The correct position of the ink spot upon workpiece 5 in the horizontal plane is adjusted by moving eccentrics 51 and 52 while hold-down cap screws 53 and 54- are slightly loosened. The latter screws are provided with a Belleville (spring crowned) washer each. An olf-center tip on each eccentric fits into a corresponding slot in base 3. Bracket 2 has a vertical flange at each end and four countersunk screws 55 extending from cam plate 1 into these flanges, two at each end. The vertical flanges are relieved adjacent to slot 36 so that the heads of shoulder screws 32 and 33 can pass by.
The 0.009" diameter inker rod previously mentioned makes an ink spot approximately 0.015" in diameter. Larger or smaller ink spots can be obtained by providing rods of larger or smaller diameter, or by varying the depth of immersion of the rod in the inkwell, as by varying the ink level in the inkwell. Each rod must have a flat botttom end, which is obtained by honing, with the feather edge produced by the honing process being removed to give a proper flow of ink.
Returning to the motor portion of the mechanism, actual bearings 60 and 61 fit Within bearing housing 7, at each end thereof, and journal shaft 21. Bearings 60 and 61 may be fabricated of known oil-less bronze.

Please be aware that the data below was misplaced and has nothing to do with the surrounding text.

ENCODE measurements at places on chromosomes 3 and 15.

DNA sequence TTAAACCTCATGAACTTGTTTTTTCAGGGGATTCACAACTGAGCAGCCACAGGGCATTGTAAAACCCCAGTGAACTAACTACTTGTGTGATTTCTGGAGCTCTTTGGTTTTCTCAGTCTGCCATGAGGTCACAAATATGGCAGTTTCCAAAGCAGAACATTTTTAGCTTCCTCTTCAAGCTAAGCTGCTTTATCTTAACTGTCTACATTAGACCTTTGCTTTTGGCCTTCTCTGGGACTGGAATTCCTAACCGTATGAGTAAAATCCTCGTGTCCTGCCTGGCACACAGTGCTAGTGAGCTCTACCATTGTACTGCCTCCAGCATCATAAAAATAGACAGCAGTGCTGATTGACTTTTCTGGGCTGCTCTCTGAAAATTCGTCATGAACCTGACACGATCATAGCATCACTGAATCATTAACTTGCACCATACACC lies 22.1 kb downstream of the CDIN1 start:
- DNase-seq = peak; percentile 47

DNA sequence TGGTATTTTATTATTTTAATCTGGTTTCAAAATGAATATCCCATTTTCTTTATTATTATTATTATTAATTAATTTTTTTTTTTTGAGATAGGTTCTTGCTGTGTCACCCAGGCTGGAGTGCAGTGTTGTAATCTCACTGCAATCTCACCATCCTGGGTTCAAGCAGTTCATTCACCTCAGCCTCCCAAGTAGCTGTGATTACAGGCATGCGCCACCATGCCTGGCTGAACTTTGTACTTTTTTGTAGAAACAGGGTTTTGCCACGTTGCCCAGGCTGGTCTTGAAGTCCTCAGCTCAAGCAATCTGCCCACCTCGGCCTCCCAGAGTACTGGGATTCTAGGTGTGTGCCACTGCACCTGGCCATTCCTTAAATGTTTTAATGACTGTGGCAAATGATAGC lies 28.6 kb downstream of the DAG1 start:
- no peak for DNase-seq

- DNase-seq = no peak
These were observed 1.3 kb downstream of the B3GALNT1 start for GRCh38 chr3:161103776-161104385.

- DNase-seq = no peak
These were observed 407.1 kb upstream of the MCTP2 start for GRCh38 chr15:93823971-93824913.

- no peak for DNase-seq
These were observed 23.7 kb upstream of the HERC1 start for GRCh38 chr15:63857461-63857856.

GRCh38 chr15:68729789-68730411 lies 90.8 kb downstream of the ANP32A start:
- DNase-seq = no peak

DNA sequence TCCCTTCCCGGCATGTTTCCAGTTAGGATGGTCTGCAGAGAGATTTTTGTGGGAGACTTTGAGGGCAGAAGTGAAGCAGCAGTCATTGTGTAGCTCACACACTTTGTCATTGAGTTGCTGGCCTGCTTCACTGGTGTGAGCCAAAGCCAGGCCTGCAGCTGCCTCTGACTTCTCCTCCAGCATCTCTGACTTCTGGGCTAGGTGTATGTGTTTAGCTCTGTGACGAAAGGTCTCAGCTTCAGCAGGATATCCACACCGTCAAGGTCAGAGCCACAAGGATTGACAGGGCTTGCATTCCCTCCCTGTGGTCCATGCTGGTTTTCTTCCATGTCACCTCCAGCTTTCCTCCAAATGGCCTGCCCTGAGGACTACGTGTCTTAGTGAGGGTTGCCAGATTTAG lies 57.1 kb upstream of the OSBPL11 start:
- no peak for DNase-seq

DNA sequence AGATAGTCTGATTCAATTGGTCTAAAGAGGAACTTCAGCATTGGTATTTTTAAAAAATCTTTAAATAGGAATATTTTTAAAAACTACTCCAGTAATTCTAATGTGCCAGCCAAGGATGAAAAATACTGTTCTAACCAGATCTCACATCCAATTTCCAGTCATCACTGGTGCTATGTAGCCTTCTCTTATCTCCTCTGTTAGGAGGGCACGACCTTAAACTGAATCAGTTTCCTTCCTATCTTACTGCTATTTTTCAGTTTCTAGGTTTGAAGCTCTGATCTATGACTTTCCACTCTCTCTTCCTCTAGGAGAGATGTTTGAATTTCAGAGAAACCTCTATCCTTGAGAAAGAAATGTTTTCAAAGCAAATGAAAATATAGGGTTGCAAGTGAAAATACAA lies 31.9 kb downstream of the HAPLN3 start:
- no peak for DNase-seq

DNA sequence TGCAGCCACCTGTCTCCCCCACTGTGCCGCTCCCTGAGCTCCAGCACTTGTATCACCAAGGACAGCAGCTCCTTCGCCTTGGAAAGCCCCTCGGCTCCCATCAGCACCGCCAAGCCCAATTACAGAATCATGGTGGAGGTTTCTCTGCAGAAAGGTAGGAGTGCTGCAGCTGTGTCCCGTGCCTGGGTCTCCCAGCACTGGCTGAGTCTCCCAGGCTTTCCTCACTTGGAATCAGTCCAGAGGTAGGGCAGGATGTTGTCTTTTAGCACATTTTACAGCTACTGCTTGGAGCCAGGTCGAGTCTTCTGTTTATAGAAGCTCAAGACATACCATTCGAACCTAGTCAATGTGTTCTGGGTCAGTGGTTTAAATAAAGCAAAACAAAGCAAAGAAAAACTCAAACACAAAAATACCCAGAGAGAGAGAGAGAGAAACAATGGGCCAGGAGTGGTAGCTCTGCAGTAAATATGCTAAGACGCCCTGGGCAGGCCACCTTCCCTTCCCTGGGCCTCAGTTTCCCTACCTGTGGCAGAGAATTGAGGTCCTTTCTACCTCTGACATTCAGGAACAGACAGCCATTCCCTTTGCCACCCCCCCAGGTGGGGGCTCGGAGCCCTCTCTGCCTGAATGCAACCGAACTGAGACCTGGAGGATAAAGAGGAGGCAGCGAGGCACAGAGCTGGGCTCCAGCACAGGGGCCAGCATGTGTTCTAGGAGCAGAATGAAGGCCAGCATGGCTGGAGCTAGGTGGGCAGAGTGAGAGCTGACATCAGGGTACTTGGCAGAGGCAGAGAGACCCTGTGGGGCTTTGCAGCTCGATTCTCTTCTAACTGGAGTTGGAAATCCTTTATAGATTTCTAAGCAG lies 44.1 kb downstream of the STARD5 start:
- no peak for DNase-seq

A four-side, one-end cover 63 is preferably provided to enclose the motor and gear reduction elements. It is fastened to motor plate 6 by screws 64. Provision is made, by means of a hole and grommet 65, to pass electric cable 66 to a source of electric power for the motor and for the external control thereof.
While cam 23 has been shown in FIG. 1, the electrical switch coactive therewith has not been shown for sake of clarity. This switch, 72, is shown in FIG. 3 in operative relation to the cam and may be the known Microswitch. In the mechanical relation of these parts shown in FIG. 3 the switch is shown in the non-depressed position by virtue of actuator arm 74 resting on the fiat face 50 of cam 23. This corresponds to motor 10 being at rest. During the working cycle, arm 74 is in the depressed position for the switch, riding upon the circumferential cylindrical face of the cam. During the working cycle the motor moves shaft 21 through one complete revolution; 360. This causes the crank and the arm to move slider 31 forward and backward, thereby removing inker rod 37 from the inkwell to the work and return.
FIG. 4 gives the electrical circuit diagram for elements previously detailed in a mechanical sense. Alternating current electric power is applied to terminals denoted C and E. An external control switch 75, which may be a footoperated switch or of the push-button operated type, is operated to start the inking cycle. A connection is made from the high volt A.C. conductor 71 through contact 73 and switch arm 79 to terminal A and thence through a conductor in previously described electric cable 66 of FIG. 1 to the lower conductor entering motor 10 in FIG. 4. This energizes the motor, since terminal E is always connected to the other, or common, conductor 81 of the power source 82. A safety ground connection is call-tied through the apparatus and is grounded at termina D.